Manu Tuilagi’s injury means that the most experienced of England’s uncapped quartet heading to Australia has a prominent role to play.
That’s not to say that Ben Te’o is a nailed-on 50 cap centre in the making either. There’s too much work ahead to make that kind of call.
Nevertheless, Leinster’s Player of the Season has shown enough in his first full season to indicate that he has the ability to be a powerful force on both sides of the ball at Test level.
Except with Te’o there’s the right level of dexterity to go with his strength. In his combination alongside Irish prospect Garry Ringrose at Leinster he has shown a subtlety to his passing game, which coupled with his footwork make him an enticing prospect. His offloading too, as would be expected from one of the formerly top players in rugby league, is also exceptional.
That power though is a key reason why Eddie Jones has been so enthusiastic to include him at the earliest opportunity.
In attack he can replicate Tuilagi’s directness off first-phase ball from the set-piece, while being used effectively too as a decoy runner. On defence he won’t miss tackles and will make sure attackers know they have been hit.
Some of those qualities sound all too familiar. The exit of Sam Burgess from Bath and England only came seven months ago but it feels like a lifetime, buried deep by the consequent exit of Stuart Lancaster and England’s Grand Slam this year.
Jones and England based off that might understandably have a bit of trepidation about slotting another Rabbitoh into their backline.
But when the praise from Ireland regarding Te’o’s exploits is so glowing, and his departure from Leinster so lamented, those fears should be eased.
Te’o, prior to joining Leinster, had a Union background of playing as a centre until he was 17 and switched to League, embarking on an outstanding career culminating with the Rabbitohs’ 2014 title that he won alongside Burgess.
More crucially he was able to develop and fine-tune his game away from the megawatt spotlight which tracked every move Burgess made when trying to find his feet in the game, and trying to learn how to play two positions as a back-row and centre.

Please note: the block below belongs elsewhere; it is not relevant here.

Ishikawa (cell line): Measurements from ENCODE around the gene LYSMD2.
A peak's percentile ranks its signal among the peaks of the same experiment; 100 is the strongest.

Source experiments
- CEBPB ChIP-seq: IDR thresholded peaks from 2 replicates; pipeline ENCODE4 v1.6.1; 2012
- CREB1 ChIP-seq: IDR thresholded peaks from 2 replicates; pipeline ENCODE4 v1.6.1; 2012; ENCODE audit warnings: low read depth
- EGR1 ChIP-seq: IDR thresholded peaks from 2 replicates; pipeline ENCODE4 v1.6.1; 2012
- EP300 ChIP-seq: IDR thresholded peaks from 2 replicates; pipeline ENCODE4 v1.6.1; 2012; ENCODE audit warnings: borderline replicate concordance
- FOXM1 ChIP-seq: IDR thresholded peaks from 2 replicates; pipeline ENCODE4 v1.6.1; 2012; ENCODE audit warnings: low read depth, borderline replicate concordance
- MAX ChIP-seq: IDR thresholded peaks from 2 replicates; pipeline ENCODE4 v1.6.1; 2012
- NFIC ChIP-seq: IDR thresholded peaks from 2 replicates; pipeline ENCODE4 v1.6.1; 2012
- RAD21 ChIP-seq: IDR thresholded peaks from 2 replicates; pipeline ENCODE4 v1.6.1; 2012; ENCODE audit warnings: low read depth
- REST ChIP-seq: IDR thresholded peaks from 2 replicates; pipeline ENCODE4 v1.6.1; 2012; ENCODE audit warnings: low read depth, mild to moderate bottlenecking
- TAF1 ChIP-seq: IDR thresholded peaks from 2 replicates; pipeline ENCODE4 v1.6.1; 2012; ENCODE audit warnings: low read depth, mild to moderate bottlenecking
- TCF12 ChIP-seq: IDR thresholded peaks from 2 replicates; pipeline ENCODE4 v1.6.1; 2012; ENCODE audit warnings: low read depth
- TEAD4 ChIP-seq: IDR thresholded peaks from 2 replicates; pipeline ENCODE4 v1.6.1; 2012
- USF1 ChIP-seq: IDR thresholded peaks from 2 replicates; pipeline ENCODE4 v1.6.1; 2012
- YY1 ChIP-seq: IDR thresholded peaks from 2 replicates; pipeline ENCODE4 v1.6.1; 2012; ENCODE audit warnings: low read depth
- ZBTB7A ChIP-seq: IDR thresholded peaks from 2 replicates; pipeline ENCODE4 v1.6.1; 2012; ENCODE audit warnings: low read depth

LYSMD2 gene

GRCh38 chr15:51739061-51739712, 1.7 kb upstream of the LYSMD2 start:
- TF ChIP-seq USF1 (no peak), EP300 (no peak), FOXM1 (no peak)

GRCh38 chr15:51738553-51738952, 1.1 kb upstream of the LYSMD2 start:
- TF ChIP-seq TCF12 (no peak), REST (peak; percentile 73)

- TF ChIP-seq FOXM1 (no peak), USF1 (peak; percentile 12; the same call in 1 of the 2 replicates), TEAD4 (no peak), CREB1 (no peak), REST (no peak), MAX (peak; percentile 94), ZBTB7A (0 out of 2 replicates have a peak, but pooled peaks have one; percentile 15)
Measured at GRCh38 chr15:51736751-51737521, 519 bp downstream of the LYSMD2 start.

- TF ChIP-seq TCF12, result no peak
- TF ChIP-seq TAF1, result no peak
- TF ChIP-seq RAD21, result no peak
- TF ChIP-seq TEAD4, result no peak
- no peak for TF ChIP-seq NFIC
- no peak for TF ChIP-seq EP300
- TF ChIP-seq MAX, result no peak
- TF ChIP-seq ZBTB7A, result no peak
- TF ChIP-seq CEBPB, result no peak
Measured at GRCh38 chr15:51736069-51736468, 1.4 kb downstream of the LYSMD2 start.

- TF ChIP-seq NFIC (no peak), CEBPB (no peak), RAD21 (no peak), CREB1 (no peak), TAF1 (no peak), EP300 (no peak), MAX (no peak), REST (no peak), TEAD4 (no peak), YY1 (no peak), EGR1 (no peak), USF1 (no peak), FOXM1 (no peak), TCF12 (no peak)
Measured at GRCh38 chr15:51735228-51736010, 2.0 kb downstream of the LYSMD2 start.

Te’o’s level of experience was enough for then Leinster boss Matt O’Connor, now at the Reds, to be convinced that Te’o had the potential to be a hit when he brought him to Dublin in 2014, although even he admitted to the Daily Telegraph the speed of his progression has come as a surprise.
“What I had seen indicated to me that he would be a fantastic rugby player and from that perspective, once I dug a bit deeper and found out his background as a rugby midfielder until about 17, I was pretty confident that he would make the transition and end up being pretty bloody good. And he has been.”
Good enough it seems to be a Test rugby player for England, or Australia. Reports on Tuesday that Te’o had hoped to be a Wallaby only to be blocked by World Rugby’s residency rules given he was born in New Zealand, despite having lived in Australia for over a decade, were greeted with the usual negative reaction towards the current residency regulations.
Te’o wanting to play for the country where he was a citizen for ten years, and where his partner hails from, is hardly a shock. Equally, he has every right to play for England given his mother’s heritage.
Now there’s a chance for Te’o to line up in England’s midfield opposite his old Brisbane Broncos teammate Israel Folau as England gun for a first-ever Test series win in Australia.
Before that though, he has a PRO12 title to try and win with Leinster against Connacht on Saturday.